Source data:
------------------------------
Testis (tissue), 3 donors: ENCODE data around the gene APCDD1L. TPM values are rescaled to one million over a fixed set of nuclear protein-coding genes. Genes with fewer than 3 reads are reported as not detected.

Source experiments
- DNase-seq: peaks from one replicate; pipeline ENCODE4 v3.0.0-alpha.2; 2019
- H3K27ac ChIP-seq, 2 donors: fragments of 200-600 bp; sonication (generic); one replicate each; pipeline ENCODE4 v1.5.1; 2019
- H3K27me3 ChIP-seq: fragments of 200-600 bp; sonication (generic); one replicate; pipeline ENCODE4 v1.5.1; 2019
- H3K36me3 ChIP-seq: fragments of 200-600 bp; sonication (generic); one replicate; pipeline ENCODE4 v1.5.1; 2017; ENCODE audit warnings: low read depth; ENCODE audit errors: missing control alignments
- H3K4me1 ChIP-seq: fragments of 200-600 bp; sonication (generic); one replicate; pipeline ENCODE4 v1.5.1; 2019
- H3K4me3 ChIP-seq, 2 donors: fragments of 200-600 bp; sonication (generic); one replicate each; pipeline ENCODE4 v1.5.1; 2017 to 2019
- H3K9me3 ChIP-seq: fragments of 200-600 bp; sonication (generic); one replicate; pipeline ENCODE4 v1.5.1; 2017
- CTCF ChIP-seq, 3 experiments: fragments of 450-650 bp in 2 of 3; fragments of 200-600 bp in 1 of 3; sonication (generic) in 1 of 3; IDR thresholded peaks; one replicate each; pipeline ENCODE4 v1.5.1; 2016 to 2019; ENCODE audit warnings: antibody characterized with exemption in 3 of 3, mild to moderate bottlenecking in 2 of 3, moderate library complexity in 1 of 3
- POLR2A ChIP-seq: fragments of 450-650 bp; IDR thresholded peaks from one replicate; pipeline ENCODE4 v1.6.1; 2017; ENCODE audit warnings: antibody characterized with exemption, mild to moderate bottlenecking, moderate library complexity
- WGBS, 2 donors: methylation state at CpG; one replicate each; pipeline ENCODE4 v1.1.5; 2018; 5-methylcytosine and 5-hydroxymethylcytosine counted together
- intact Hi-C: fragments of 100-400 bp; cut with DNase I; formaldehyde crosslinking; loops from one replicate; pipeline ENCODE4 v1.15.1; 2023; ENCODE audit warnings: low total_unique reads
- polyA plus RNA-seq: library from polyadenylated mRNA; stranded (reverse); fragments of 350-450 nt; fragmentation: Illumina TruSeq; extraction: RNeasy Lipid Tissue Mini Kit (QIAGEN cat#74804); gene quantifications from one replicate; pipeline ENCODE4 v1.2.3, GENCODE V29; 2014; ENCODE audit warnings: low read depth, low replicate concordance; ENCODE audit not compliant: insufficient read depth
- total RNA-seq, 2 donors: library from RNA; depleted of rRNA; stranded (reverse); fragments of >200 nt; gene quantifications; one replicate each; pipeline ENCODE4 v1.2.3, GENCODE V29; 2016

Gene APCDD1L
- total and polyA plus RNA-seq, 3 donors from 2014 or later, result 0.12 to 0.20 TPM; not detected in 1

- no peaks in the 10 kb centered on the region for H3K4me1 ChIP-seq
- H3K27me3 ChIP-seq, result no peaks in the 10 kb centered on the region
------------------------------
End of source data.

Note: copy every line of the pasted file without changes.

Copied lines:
Testis (tissue), 3 donors: ENCODE data around the gene APCDD1L. TPM values are rescaled to one million over a fixed set of nuclear protein-coding genes. Genes with fewer than 3 reads are reported as not detected.

Source experiments
- DNase-seq: peaks from one replicate; pipeline ENCODE4 v3.0.0-alpha.2; 2019
- H3K27ac ChIP-seq, 2 donors: fragments of 200-600 bp; sonication (generic); one replicate each; pipeline ENCODE4 v1.5.1; 2019
- H3K27me3 ChIP-seq: fragments of 200-600 bp; sonication (generic); one replicate; pipeline ENCODE4 v1.5.1; 2019
- H3K36me3 ChIP-seq: fragments of 200-600 bp; sonication (generic); one replicate; pipeline ENCODE4 v1.5.1; 2017; ENCODE audit warnings: low read depth; ENCODE audit errors: missing control alignments
- H3K4me1 ChIP-seq: fragments of 200-600 bp; sonication (generic); one replicate; pipeline ENCODE4 v1.5.1; 2019
- H3K4me3 ChIP-seq, 2 donors: fragments of 200-600 bp; sonication (generic); one replicate each; pipeline ENCODE4 v1.5.1; 2017 to 2019
- H3K9me3 ChIP-seq: fragments of 200-600 bp; sonication (generic); one replicate; pipeline ENCODE4 v1.5.1; 2017
- CTCF ChIP-seq, 3 experiments: fragments of 450-650 bp in 2 of 3; fragments of 200-600 bp in 1 of 3; sonication (generic) in 1 of 3; IDR thresholded peaks; one replicate each; pipeline ENCODE4 v1.5.1; 2016 to 2019; ENCODE audit warnings: antibody characterized with exemption in 3 of 3, mild to moderate bottlenecking in 2 of 3, moderate library complexity in 1 of 3
- POLR2A ChIP-seq: fragments of 450-650 bp; IDR thresholded peaks from one replicate; pipeline ENCODE4 v1.6.1; 2017; ENCODE audit warnings: antibody characterized with exemption, mild to moderate bottlenecking, moderate library complexity
- WGBS, 2 donors: methylation state at CpG; one replicate each; pipeline ENCODE4 v1.1.5; 2018; 5-methylcytosine and 5-hydroxymethylcytosine counted together
- intact Hi-C: fragments of 100-400 bp; cut with DNase I; formaldehyde crosslinking; loops from one replicate; pipeline ENCODE4 v1.15.1; 2023; ENCODE audit warnings: low total_unique reads
- polyA plus RNA-seq: library from polyadenylated mRNA; stranded (reverse); fragments of 350-450 nt; fragmentation: Illumina TruSeq; extraction: RNeasy Lipid Tissue Mini Kit (QIAGEN cat#74804); gene quantifications from one replicate; pipeline ENCODE4 v1.2.3, GENCODE V29; 2014; ENCODE audit warnings: low read depth, low replicate concordance; ENCODE audit not compliant: insufficient read depth
- total RNA-seq, 2 donors: library from RNA; depleted of rRNA; stranded (reverse); fragments of >200 nt; gene quantifications; one replicate each; pipeline ENCODE4 v1.2.3, GENCODE V29; 2016

Gene APCDD1L
- total and polyA plus RNA-seq, 3 donors from 2014 or later, result 0.12 to 0.20 TPM; not detected in 1

- no peaks in the 10 kb centered on the region for H3K4me1 ChIP-seq
- H3K27me3 ChIP-seq, result no peaks in the 10 kb centered on the region